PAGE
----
Conveniently plug in optional preloaded microSD cards for all your outdoor activities on land or water (see maps tab for compatible maps). Just insert a MapSource® card with detailed street maps, and Oregon provides turn-by-turn directions to your destination. Add select topographic maps to take advantage of Oregon’s 3-D map view which gives you a better perspective of your elevation. With BlueChart® g2 Vision, you’ll get everything you need for a great day on the water including depth contours, navaids and harbors. The card slot is located inside the waterproof battery compartment, so you don’t have to worry about getting it wet.
Oregon 200: Touch the great outdoors.
What’s in the Box:
Owner’s manual on disk
Quick start guide
Physical & Performance:
Unit dimensions, WxHxD:
2.3″ x 4.5″ x 1.4″ (5.8 x 11.4 x 3.5 cm)
Display size, WxH:
1.53″W x 2.55″H (3.8 x 6.3 cm); 3″ diag (7.6 cm)
Display resolution, WxH:
240 x 400 pixels
Transflective color TFT touchscreen
6.8 oz (192.7 g) with batteries
2 AA batteries (not included); NiMH or Lithium recommended
RoHS version available:
Maps & Memory:
Ability to add maps:
Accepts data cards:
microSD™ card (not included)
10,000 points, 20 saved tracks
Automatic routing (turn by turn routing on roads):
yes (with optional mapping for detailed roads)
Outdoor GPS games:
Sun and moon information:
Custom POIs (ability to add additional points of interest):
Unit-to-unit transfer (shares data wirelessly with similar units):
I was in Perth the other day and decided to hit the beach for a few hours of metal detecting. The night before a big storm front came through so I knew I would have a good chance of finding some jewellery and coins.
I decided to go to Sorrento Beach, because I had been there before doing a search for a guys lost wedding ring, but unfortunately could not find it, so I go back to the beach, hoping I still may find it by some miraculous chance.
Anyhow, I found plenty of coins and a few pieces of jewellery including a small silver toe ring.
The other day I got a phonecall from a German guy living in Perth, his name is Stephan and he told me he lost his gold wedding ring at Point Peron near Rockingham whilst he was fishing at the beach.
He wanted me to do a search of the beach to find his ring, unfortunately I had to say no, because I was just too busy to do the search, but I promised him if he sent me his contact details and number I would find a person who could do the job and find his lost ring possibly.
So he sent me his details via email and I rang up a metal detecting friend by the name of David, who has a Minelab Excalibur, and the next day David arranged to meet Stephan at Point Peron.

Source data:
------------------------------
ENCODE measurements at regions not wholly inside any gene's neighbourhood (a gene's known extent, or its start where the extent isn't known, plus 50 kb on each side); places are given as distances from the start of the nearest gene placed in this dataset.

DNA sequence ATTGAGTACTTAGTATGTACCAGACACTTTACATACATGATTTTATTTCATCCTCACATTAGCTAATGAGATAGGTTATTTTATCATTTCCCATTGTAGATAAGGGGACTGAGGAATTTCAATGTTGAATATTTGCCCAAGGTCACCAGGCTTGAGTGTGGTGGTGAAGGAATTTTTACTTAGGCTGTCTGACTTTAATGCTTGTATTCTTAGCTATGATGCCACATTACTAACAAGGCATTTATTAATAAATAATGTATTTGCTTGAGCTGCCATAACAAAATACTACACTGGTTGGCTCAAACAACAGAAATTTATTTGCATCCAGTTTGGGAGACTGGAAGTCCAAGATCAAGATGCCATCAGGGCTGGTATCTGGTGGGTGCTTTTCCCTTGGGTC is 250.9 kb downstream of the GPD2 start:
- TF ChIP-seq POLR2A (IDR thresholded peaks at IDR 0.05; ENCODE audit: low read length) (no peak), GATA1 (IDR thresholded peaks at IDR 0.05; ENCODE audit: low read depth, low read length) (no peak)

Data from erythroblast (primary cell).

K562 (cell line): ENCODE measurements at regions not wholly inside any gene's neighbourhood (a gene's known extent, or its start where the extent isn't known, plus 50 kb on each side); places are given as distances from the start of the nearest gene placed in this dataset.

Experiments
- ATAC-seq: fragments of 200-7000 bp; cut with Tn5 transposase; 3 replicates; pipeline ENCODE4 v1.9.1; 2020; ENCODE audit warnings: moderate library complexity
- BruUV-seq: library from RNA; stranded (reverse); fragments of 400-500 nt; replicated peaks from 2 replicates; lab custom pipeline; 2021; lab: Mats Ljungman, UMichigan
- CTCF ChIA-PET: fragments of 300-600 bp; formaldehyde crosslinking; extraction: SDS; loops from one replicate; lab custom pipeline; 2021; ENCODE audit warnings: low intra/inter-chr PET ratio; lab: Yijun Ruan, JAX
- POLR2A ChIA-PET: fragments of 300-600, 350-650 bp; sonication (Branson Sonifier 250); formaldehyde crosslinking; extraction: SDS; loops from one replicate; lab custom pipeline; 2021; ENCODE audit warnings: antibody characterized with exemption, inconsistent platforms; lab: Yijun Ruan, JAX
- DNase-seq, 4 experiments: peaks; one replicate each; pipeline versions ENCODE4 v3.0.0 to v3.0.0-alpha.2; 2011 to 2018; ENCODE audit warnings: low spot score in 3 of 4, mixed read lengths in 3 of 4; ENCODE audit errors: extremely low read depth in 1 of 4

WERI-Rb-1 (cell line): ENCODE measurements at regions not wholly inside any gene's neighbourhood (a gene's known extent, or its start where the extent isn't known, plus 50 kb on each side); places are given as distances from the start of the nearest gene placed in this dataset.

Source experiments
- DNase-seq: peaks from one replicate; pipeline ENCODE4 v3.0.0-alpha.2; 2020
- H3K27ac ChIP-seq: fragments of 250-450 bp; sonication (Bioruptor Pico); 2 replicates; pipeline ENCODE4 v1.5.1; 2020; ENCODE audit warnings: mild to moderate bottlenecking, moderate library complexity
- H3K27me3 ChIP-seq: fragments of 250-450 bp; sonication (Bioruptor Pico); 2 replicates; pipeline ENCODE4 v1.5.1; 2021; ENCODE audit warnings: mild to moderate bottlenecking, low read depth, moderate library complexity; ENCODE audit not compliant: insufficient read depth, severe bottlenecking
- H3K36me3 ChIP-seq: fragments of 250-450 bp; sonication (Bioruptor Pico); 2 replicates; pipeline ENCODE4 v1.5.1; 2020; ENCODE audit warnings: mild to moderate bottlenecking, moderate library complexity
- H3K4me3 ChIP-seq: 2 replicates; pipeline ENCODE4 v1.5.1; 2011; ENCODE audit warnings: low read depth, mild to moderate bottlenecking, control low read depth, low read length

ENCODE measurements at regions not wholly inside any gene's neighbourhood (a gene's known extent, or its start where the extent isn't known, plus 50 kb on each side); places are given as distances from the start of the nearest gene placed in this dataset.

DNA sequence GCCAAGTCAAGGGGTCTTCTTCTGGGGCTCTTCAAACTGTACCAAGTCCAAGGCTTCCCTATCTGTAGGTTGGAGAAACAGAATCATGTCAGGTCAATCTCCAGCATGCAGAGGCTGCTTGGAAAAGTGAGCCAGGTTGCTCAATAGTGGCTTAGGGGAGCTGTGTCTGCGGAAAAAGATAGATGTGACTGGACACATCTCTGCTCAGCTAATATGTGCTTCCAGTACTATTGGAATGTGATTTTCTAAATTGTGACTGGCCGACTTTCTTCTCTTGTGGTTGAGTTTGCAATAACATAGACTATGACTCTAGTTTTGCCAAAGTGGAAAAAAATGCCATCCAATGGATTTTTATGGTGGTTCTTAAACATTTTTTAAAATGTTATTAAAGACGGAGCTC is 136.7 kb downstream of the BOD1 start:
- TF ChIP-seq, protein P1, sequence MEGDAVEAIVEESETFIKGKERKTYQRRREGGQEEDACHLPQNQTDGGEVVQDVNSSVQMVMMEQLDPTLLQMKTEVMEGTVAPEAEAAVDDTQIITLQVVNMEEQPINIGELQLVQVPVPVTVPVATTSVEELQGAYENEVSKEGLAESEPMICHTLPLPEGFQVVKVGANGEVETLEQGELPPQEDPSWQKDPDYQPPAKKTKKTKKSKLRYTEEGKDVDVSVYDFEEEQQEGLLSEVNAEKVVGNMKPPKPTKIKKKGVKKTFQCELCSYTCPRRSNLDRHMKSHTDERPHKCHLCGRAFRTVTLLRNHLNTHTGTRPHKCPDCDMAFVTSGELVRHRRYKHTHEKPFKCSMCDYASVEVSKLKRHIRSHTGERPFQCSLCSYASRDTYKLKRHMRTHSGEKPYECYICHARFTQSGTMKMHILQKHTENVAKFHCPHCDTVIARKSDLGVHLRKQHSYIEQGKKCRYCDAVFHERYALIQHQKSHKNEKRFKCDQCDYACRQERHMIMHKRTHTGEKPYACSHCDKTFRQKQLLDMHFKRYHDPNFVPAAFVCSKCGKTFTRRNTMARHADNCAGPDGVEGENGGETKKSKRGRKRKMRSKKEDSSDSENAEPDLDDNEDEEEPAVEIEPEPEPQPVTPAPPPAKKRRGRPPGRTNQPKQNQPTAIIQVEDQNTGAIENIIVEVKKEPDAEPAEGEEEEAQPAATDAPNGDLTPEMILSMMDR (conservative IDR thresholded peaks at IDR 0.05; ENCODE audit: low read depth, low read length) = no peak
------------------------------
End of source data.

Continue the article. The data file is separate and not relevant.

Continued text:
David spent around 4 hours trying to search for the ring, but unfortunately had no luck, and both gave in on the search.
Then around 2 weeks later I emailed David again to see if he was going down that way again to do a search again and he said no, but the next day he changed his mind and once again gave Stephan a ring to arrange another search.
David told me the beach and water was littered with junk, such as lead fishing sinkers, copper and brass, aluminum cans, bottle tops and much more.
Then just as he was once again to give up on the search, he found the ring! After two weeks of being in the water with numerous big storms coming through, I was just amazed that David found Stephans ring!
All up David spent 8 hours search for Stephans lost wedding ring.
David received a $550 reward for his efforts in finding Stephans wedding ring, which is fantastic!
It was a miraculous find! And thanks for your dedicated help on this David!
If I can’t do the job, I will find someone who can!
No I did not win lotto or strike it rich with my metal detecting finds, but I have been saving my money and have decided to lash out and buy myself a Polaris Sportsman 6×6.
Today I was in Perth and put down a deposit for the bike, it has to be shipped over to Perth from Victoria, so I should have it by Wednseday next week, and I am really excited about getting it.
I decided to get myself a new bike because it will help me so much in my Metal Detecting and Bottle Hunting adventures, and I will also use it for photography and also for exploring new areas I have not been to before or just cant access with a normal car.
I have done quite a bit of research on Quad Bikes and decided to get a 6×6 Polaris because of its extra cargo space, it will enable me to carry a lot of my equipment and my bottle finds and metal detecting finds with alot of ease. I will also be able to carry all my camping equipment for overnight stays.
The bike costs around $16,000, which I think is definetely worth the price.
So thats my new metal detecting toy and I can’t wait to get my hands on it and to head out bush!